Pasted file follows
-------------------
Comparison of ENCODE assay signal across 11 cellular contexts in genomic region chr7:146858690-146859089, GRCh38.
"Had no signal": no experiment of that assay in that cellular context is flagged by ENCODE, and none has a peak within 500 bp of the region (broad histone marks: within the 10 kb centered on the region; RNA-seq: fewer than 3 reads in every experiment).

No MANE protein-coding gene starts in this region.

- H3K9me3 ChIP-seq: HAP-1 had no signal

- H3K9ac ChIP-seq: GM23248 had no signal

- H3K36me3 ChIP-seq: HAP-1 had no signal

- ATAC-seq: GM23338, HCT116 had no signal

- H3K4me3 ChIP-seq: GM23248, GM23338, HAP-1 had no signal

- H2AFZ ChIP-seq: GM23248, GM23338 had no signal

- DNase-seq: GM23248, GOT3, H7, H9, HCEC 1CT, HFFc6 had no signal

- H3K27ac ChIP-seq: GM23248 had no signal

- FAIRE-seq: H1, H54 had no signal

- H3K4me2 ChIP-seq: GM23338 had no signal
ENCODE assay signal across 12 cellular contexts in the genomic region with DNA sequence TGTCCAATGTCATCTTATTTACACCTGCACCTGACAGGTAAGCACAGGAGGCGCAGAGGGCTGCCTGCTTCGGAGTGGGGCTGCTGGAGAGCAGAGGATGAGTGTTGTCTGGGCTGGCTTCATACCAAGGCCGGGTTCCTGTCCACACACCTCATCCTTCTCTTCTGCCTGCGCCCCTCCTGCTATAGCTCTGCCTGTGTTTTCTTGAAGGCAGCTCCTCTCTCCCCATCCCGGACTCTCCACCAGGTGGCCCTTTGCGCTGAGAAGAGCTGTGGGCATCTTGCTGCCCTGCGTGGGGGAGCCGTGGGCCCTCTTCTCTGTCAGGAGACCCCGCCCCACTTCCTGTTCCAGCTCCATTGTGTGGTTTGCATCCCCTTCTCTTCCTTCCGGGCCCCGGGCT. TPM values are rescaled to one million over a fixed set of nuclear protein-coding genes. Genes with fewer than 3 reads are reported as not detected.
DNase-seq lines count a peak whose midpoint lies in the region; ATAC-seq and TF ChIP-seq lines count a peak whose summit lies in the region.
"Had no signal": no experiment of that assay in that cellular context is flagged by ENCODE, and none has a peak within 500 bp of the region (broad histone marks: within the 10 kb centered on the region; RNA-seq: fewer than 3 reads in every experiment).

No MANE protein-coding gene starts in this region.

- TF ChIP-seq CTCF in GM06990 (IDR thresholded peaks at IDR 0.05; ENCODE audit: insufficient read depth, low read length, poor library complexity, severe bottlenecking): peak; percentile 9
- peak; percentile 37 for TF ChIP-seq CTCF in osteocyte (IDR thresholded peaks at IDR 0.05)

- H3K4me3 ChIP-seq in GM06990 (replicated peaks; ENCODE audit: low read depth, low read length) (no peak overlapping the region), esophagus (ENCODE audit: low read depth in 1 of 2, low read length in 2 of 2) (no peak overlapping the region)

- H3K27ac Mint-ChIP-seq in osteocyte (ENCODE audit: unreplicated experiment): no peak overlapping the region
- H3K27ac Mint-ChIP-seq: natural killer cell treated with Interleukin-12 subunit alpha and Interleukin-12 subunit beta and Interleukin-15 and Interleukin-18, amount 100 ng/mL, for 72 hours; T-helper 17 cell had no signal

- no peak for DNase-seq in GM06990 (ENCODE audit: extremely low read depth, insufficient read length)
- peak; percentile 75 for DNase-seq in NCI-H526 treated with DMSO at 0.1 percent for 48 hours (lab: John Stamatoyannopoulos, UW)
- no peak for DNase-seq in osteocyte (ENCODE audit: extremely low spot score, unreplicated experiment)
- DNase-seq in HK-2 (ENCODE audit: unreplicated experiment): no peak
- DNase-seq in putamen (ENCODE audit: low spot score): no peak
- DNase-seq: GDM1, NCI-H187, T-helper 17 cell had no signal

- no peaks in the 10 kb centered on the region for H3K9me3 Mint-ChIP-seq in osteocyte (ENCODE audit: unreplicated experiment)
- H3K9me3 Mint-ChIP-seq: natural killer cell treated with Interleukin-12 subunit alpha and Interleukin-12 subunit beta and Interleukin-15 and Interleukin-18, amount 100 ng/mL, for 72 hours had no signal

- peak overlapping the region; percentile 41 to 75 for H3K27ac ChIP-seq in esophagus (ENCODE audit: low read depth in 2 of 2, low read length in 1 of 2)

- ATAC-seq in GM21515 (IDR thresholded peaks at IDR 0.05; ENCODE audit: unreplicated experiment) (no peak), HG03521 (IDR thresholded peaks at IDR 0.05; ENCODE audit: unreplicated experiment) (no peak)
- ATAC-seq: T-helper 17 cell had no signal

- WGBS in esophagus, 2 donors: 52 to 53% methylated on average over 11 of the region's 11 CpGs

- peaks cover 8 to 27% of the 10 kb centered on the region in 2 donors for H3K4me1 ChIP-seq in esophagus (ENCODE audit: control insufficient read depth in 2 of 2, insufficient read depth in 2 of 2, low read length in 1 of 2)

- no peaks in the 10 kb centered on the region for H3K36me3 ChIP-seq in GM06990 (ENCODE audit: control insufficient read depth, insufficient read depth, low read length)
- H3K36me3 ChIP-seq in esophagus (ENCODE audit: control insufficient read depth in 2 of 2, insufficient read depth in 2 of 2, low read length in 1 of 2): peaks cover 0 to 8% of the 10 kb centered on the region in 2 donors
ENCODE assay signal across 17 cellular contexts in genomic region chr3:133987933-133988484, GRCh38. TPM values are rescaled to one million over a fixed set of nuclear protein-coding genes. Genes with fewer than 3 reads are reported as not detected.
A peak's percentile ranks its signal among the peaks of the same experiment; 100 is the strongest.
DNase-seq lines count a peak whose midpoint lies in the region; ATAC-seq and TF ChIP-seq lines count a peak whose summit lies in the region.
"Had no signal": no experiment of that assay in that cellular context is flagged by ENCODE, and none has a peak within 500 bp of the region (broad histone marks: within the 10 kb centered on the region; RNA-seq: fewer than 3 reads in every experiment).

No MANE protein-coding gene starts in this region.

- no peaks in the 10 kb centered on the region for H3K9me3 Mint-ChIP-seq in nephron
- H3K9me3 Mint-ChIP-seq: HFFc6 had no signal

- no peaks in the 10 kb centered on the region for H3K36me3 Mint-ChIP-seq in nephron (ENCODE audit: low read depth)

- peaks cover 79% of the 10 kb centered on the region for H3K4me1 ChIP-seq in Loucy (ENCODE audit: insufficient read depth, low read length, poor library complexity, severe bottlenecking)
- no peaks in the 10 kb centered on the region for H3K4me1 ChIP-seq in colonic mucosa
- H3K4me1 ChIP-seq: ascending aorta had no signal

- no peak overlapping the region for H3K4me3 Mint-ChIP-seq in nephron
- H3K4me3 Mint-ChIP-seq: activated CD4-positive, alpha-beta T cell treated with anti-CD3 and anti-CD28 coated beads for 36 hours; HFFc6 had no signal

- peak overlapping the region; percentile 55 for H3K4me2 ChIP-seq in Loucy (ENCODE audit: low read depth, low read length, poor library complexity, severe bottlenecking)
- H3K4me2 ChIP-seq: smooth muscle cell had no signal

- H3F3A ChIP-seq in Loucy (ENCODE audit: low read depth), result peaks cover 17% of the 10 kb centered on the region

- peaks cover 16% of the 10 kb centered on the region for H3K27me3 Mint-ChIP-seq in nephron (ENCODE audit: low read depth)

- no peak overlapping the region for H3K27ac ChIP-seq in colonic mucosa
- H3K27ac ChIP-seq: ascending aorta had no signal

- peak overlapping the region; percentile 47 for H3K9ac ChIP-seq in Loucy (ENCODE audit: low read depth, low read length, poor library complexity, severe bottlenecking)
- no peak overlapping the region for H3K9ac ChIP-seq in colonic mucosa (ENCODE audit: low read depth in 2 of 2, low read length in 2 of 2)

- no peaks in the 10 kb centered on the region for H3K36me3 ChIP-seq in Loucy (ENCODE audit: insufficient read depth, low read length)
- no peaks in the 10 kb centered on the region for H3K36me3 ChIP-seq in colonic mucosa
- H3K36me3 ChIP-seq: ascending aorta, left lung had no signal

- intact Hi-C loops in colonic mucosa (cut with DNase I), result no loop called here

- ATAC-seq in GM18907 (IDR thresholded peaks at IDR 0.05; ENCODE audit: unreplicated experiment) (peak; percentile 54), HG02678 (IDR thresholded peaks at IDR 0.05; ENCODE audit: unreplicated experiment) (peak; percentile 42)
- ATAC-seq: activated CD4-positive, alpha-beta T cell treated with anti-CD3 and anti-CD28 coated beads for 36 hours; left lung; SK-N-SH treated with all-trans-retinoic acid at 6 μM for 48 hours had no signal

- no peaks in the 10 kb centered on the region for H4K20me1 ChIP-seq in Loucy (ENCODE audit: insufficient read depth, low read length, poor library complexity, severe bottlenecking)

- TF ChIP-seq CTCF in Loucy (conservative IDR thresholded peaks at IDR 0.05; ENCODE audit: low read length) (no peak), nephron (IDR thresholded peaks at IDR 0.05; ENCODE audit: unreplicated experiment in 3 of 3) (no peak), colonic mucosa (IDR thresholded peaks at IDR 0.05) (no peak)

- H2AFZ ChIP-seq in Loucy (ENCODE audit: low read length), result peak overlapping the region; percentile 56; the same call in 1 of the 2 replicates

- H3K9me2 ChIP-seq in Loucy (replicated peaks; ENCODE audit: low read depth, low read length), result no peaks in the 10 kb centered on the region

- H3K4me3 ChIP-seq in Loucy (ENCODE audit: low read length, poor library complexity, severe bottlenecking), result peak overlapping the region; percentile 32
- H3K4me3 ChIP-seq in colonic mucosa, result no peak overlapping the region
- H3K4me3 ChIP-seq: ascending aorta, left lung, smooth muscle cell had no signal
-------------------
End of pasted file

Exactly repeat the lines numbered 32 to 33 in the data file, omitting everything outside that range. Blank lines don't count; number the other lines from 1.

- ATAC-seq in GM21515 (IDR thresholded peaks at IDR 0.05; ENCODE audit: unreplicated experiment) (no peak), HG03521 (IDR thresholded peaks at IDR 0.05; ENCODE audit: unreplicated experiment) (no peak)
- ATAC-seq: T-helper 17 cell had no signal